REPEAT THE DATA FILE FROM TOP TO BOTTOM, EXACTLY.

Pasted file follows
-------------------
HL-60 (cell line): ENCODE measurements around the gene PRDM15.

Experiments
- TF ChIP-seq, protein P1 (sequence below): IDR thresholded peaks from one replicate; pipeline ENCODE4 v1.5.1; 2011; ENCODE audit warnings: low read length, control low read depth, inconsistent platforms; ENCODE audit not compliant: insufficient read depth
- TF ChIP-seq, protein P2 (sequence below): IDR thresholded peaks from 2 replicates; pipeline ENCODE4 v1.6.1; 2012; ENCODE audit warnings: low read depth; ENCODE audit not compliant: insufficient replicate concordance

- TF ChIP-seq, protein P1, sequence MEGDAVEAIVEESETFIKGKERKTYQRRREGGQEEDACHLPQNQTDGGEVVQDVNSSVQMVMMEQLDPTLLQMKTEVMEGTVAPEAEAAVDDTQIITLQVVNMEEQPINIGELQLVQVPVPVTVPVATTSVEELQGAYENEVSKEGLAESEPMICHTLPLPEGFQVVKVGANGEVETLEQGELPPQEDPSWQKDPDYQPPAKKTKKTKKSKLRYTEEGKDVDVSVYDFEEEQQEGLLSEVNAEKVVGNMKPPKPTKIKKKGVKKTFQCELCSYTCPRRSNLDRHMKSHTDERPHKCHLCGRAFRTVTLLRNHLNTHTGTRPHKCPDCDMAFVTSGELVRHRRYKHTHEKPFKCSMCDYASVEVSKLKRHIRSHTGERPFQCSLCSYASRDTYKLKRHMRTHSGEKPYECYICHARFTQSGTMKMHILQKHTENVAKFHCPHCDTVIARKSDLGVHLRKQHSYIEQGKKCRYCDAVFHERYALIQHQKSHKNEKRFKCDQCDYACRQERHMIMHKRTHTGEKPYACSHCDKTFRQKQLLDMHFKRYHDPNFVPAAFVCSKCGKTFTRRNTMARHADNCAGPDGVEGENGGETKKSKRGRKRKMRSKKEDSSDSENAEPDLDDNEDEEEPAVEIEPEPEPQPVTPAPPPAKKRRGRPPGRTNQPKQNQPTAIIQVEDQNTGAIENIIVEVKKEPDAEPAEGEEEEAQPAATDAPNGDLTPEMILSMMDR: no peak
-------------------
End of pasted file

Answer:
HL-60 (cell line): ENCODE measurements around the gene PRDM15.

Experiments
- TF ChIP-seq, protein P1 (sequence below): IDR thresholded peaks from one replicate; pipeline ENCODE4 v1.5.1; 2011; ENCODE audit warnings: low read length, control low read depth, inconsistent platforms; ENCODE audit not compliant: insufficient read depth
- TF ChIP-seq, protein P2 (sequence below): IDR thresholded peaks from 2 replicates; pipeline ENCODE4 v1.6.1; 2012; ENCODE audit warnings: low read depth; ENCODE audit not compliant: insufficient replicate concordance

- TF ChIP-seq, protein P1, sequence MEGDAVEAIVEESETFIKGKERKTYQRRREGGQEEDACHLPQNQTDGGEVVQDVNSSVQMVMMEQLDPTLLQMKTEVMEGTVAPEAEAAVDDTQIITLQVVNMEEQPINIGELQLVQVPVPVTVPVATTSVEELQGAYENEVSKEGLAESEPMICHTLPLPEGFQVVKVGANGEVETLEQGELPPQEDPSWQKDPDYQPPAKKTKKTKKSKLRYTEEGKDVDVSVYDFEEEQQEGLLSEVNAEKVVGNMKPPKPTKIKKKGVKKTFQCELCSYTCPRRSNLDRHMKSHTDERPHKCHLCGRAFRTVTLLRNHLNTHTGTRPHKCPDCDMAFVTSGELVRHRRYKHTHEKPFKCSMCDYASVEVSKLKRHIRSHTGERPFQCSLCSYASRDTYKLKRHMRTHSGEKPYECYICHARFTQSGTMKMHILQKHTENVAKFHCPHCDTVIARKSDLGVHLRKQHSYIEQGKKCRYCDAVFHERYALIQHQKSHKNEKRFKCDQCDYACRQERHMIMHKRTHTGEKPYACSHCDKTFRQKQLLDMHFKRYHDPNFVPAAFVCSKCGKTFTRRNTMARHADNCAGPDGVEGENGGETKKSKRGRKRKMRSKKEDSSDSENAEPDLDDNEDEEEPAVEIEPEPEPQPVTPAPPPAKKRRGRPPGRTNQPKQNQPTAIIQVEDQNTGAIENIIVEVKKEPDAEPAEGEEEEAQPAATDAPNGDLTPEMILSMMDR: no peak